TORONTO, March 3, 2015 /CNW/ - The Canadian Anesthesiologists' Society (CAS) 2006 Research Recognition Award winner, Dr Beverley Orser, and a group of anesthesiologists and toxicologists have published an article in the New England Journal of Medicine about the use of general anesthetics in children.
Animal studies provided evidence of brain injury and long-term behavioral deficits. Previous observational studies of children suggested a correlation between children who had received anesthetics and long-term cognitive impairments such as learning disabilities. Children between the ages of one and three appeared to be at a higher risk of adverse effects.
"The next step is to start targeted large clinical trials," said Dr Orser. "That's the only way we can determine if or how these drugs are having an impact on a child's developing brain."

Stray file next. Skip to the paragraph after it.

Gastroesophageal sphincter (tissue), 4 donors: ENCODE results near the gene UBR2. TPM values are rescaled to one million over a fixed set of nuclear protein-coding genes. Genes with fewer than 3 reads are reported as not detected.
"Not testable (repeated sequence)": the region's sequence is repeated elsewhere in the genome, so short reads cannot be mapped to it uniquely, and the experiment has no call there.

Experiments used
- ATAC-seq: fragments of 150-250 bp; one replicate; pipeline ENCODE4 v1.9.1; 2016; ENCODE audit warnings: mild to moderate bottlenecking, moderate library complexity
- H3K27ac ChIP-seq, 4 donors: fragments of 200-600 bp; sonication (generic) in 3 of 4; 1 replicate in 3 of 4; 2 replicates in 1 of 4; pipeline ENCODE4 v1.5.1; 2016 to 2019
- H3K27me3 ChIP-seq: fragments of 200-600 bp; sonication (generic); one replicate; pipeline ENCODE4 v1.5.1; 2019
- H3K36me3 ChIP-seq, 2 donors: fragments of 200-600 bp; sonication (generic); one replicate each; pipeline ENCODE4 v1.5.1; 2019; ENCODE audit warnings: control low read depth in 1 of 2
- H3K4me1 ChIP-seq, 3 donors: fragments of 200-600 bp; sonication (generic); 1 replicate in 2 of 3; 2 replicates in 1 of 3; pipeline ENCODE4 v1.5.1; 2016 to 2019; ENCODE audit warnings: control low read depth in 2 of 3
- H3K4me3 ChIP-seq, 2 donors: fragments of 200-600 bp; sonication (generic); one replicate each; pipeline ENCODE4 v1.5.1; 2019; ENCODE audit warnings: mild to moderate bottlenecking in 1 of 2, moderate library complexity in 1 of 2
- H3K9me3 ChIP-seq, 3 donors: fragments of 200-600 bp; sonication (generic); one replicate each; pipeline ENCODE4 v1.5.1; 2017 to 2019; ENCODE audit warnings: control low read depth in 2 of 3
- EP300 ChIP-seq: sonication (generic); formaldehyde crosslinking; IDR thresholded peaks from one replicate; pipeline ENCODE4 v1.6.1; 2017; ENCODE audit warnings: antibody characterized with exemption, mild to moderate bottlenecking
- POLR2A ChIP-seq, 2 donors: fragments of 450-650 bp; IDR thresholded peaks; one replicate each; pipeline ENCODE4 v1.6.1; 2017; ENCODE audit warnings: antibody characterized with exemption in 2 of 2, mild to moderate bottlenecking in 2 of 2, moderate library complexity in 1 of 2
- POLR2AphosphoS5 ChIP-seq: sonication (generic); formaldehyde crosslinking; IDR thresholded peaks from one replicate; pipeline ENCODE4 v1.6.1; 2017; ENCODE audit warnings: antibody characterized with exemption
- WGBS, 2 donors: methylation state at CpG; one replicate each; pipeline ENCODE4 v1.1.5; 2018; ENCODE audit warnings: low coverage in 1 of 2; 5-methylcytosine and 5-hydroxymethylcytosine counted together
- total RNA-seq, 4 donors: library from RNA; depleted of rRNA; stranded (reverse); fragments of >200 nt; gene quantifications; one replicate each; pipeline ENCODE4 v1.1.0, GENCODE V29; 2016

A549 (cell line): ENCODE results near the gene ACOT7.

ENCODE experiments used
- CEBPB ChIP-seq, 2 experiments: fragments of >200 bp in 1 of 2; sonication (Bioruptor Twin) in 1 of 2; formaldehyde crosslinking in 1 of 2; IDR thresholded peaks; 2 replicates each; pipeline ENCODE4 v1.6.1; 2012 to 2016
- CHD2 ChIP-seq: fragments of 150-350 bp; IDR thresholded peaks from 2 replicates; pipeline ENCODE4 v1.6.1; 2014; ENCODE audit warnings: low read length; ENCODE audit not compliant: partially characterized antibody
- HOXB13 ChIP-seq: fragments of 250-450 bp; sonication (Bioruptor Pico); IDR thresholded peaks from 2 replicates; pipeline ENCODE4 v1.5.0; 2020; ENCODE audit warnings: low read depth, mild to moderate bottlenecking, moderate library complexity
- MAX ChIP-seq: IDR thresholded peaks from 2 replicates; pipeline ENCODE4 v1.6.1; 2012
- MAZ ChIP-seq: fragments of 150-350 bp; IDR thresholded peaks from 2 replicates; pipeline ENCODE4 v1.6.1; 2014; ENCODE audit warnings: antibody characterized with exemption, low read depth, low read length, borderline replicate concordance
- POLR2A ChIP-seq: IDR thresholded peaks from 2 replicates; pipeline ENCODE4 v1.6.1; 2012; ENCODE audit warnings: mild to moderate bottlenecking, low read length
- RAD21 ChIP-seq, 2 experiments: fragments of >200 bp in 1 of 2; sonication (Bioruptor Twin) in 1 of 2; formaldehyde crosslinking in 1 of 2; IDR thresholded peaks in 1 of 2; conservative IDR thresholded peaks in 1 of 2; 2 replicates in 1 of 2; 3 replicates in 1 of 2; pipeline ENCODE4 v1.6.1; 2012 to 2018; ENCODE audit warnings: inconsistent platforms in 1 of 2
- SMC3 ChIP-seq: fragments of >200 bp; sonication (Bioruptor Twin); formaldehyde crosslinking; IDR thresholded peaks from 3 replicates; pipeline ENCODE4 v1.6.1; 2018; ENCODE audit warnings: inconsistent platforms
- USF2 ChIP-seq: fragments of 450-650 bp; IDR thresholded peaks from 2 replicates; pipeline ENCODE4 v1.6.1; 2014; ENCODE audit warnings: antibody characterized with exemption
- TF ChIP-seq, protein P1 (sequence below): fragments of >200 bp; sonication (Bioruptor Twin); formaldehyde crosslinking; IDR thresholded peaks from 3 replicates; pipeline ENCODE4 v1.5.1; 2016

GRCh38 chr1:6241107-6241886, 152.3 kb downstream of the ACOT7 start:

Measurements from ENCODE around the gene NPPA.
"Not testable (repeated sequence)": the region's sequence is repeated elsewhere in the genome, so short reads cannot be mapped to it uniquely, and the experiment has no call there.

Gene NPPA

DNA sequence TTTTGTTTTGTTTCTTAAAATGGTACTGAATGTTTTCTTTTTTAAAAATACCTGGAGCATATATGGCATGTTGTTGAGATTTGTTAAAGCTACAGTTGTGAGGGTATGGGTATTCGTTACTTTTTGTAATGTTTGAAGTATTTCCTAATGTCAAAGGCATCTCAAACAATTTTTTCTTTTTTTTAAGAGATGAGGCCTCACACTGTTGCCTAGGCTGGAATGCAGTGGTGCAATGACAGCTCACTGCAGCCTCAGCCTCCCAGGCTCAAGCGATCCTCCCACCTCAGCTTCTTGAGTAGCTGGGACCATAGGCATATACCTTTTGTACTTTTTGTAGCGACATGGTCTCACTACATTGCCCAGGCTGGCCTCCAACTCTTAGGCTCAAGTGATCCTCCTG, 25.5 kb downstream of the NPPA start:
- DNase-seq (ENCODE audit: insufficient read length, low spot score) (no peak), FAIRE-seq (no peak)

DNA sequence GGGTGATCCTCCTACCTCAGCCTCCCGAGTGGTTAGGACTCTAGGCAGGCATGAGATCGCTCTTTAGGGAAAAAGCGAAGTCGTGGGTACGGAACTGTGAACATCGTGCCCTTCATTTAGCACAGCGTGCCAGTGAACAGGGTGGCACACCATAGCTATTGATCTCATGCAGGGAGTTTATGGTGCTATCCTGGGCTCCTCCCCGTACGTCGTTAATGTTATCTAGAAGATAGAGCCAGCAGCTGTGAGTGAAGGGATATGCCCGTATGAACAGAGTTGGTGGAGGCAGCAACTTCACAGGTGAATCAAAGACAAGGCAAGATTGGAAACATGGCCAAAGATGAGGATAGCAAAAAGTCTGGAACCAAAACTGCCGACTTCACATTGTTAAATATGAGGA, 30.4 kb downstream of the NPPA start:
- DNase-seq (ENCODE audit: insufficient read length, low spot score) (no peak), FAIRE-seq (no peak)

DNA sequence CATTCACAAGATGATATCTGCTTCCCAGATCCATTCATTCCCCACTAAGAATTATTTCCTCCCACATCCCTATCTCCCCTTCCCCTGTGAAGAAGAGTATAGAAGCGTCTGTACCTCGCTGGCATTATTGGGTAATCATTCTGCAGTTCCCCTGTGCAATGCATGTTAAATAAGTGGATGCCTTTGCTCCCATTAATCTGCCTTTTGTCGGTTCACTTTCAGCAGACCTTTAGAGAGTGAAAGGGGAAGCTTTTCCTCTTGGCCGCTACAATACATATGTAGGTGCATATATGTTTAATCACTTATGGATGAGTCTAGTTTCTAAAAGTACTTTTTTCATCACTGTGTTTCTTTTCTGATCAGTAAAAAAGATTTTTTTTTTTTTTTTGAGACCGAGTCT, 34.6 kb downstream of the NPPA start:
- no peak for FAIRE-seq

Much more research is needed to hone in on the question of whether the increased risk of cognitive deficits seen in some studies is truly a result of the anesthetic medications or due to another reason entirely.
Dr Susan O'Leary, CAS President, agrees with Dr Orser's statement: "Anesthetics are generally assumed to be safe for children, and are important for conducting life-saving or other essential procedures."
SOURCE Canadian Anesthesiologists' Society
For further information: Mr Stanley Mandarich, CAS Executive Director, (416) 480 - 0602 ext. 14, firstname.lastname@example.org